November 23rd, 2021
In its judgements dated 11 June 2020 (case ref. C-74/19) and 14 January 2021 (case ref. C-264/20), the ECJ ruled that airlines must also submit information on the examination of alternative flight connections as part of the reasonable measures in order to defend a claim for compensation under Article 7 of Regulation (EC) 261/2004.
After ticket price refunds were initially claimed in the course of the Corona pandemic, this case law of the ECJ had received only sporadic attention. In the meantime, however, passengers/CMCs are increasingly invoking the ruling to justify a claim for compensation. In some court cases the existence of an extraordinary circumstance is no longer disputed, but it is directly argued that due to the lack of a prompt alternative flight offer, not all reasonable measures have allegedly been taken. It is also striking that the ruling is applied in any cancellation/delay constellation, irrespective of the cause of cancellation/delay.
Is this a losing game for the airlines now? No, because there are legal and factual arguments against the application of the rulings in the specific individual case. Essential starting points are the correctives the ECJ mentioned itself: available capacities as well as tolerable limits of sacrifices – which are of course very vague terms that require respective interpretation in each case. Here are some arguments that can give courts some guidelines to think about:
1) First of all, it can be argued that a rebooking already does not constitute a measure to avoid a cancellation or delay within the meaning of Art. 5(3), but according to Art. 5(1)(c)(ii)-(iii) is merely an additional possibility to exclude a compensation claim (cf. German Federal Court of Justice ruling of 15.01.2019 – X ZR 15/18). This opinion is followed, for example, by the Higher Regional Court (OLG) of Brandenburg in its recent ruling of 14.07.2021 (4 U 201/19). The subject matter of the proceedings was a flight cancellation due to a terminal fire at FCO Airport. Since flights took place despite the fire, the plaintiffs argued that a rebooking should have taken place. It is noteworthy that although the OLG pronounced its judgement after the publication of the ECJ judgements and the plaintiffs explicitly argued that a rebooking was a reasonable measure, references to the ECJ case law were not applied.
2) Moreover, the rulings cannot be applied without restriction to low-cost carriers. The latter are usually not members of an airline group or interlining agreements. In its ruling C 74/19 the ECJ also assumes an exception to the obligation to provide substitute transport if the provision of alternative transport would represent an unbearable sacrifice in view of the capacity of the air carrier concerned at the relevant time. The District Court for Commercial Matters Vienna (BGHS) therefore assumed, with reference to said judgment, that the rebooking of all passengers on a flight of another airline that is twice as expensive is not an acceptable economic sacrifice for the low-cost airline sued (cf. BGHS Vienna, judgment of 18 March2021 – 12 C 312/20z – 9). In this context, it must be taken into account that according to the wording of the regulation, in the event of denied boarding/cancellation, only substitute transport under “comparable travel conditions at the earliest opportunity” must be offered. The term “comparable travel conditions” is subject to interpretation. Comparable travel conditions do not exist, for example, if the departure and/or destination airport is changed (cf. Kleve Regional Court, judgment of 28 June 2018 – 6 S 138/17).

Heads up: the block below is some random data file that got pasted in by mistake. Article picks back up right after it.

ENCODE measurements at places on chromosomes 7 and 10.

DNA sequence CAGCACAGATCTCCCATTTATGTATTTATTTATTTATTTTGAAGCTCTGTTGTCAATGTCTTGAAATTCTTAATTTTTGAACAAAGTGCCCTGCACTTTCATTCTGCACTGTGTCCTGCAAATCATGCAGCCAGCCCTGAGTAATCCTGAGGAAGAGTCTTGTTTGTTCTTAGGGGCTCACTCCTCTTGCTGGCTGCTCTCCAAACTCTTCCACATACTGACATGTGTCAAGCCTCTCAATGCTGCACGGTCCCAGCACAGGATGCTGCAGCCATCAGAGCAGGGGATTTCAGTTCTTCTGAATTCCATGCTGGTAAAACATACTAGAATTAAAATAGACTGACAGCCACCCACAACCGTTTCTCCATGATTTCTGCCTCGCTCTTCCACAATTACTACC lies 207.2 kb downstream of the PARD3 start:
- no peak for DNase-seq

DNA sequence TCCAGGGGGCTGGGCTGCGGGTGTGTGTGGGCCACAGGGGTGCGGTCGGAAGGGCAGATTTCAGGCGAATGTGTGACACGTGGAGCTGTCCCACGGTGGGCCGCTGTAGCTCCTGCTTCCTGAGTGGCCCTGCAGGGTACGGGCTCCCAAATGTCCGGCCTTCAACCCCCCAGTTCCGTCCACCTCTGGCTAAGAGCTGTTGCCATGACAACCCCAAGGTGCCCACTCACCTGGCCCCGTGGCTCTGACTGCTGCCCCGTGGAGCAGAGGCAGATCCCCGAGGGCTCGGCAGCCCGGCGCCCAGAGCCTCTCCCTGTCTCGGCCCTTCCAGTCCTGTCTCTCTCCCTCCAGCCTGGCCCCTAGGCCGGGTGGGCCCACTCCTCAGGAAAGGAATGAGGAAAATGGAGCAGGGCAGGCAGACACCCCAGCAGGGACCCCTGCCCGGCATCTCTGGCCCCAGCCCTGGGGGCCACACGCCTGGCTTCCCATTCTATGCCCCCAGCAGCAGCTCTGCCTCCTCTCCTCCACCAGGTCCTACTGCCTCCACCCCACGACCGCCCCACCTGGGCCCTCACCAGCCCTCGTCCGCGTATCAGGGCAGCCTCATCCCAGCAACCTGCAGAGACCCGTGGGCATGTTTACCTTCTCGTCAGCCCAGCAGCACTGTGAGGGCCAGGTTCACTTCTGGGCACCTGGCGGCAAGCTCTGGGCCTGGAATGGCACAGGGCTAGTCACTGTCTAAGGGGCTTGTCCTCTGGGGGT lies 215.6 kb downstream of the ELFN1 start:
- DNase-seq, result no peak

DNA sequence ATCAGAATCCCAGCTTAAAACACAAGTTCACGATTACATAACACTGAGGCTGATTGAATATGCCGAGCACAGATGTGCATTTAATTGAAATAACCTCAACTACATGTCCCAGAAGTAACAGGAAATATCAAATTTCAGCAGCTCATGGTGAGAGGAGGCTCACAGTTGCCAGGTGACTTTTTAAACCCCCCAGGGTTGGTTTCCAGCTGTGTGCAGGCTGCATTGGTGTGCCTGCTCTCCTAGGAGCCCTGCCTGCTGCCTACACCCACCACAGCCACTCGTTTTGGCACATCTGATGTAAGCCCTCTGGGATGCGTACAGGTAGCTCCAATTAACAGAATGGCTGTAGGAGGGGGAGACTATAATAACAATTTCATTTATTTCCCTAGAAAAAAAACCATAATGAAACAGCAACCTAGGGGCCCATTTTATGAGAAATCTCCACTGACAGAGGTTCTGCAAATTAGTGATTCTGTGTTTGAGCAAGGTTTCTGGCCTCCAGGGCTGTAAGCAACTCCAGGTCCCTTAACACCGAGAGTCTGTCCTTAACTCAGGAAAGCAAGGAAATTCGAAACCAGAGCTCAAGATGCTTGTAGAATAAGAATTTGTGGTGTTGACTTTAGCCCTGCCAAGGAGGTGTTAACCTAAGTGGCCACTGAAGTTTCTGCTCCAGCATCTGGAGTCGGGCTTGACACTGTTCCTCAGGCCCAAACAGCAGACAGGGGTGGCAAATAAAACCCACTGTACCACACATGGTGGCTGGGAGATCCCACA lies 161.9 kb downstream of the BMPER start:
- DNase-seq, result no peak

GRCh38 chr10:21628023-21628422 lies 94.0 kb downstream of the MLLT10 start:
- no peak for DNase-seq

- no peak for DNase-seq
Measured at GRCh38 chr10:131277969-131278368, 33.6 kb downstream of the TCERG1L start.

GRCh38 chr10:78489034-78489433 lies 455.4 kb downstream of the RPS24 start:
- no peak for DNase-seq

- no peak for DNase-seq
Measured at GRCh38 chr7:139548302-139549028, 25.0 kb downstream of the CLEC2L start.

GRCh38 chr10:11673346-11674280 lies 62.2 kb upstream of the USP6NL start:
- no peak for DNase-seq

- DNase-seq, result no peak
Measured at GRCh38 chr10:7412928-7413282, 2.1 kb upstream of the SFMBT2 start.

3) In fact, there may also be a de facto impossibility, especially in the case of smaller “provincial airports” where the range of routes is limited and only a few flights take place every day, so that the choice of alternative flights is considerably limited.
4) Finally, if the cancellation/delay is due to conditions that affect air traffic in general and have an equally negative impact on all of flights at a specific airport (e.g. adverse weather conditions), it can be assumed that rebooking would not make sense, as most likely the alternative flight would also be disrupted. Moreover, if the circumstance that led to the cancellation/delay affects several flights, not only the passengers of the flight in dispute would have to be rebooked. Rather, the airline(s) would have to rebook several hundreds or even thousands of passengers at once, which is from a logistically point of view not possible in a timely manner.
CONCLUSION: It is to be expected that the ECJ ruling will be increasingly discussed when pax is claiming for compensation, as the focus will be shifted from the extraordinary circumstances causing cancellation/delay of the flight to the (allegedly) insufficient measures to avoid the cancellation/delay for the individual pax. With the above arguments there are good chances to give a new direction to the discussion on the interpretation of the ECJ rulings and to convince courts to consider the individual situation before applying the rulings.
European Court of Justice C-74/19
European Court of Justice C-264/20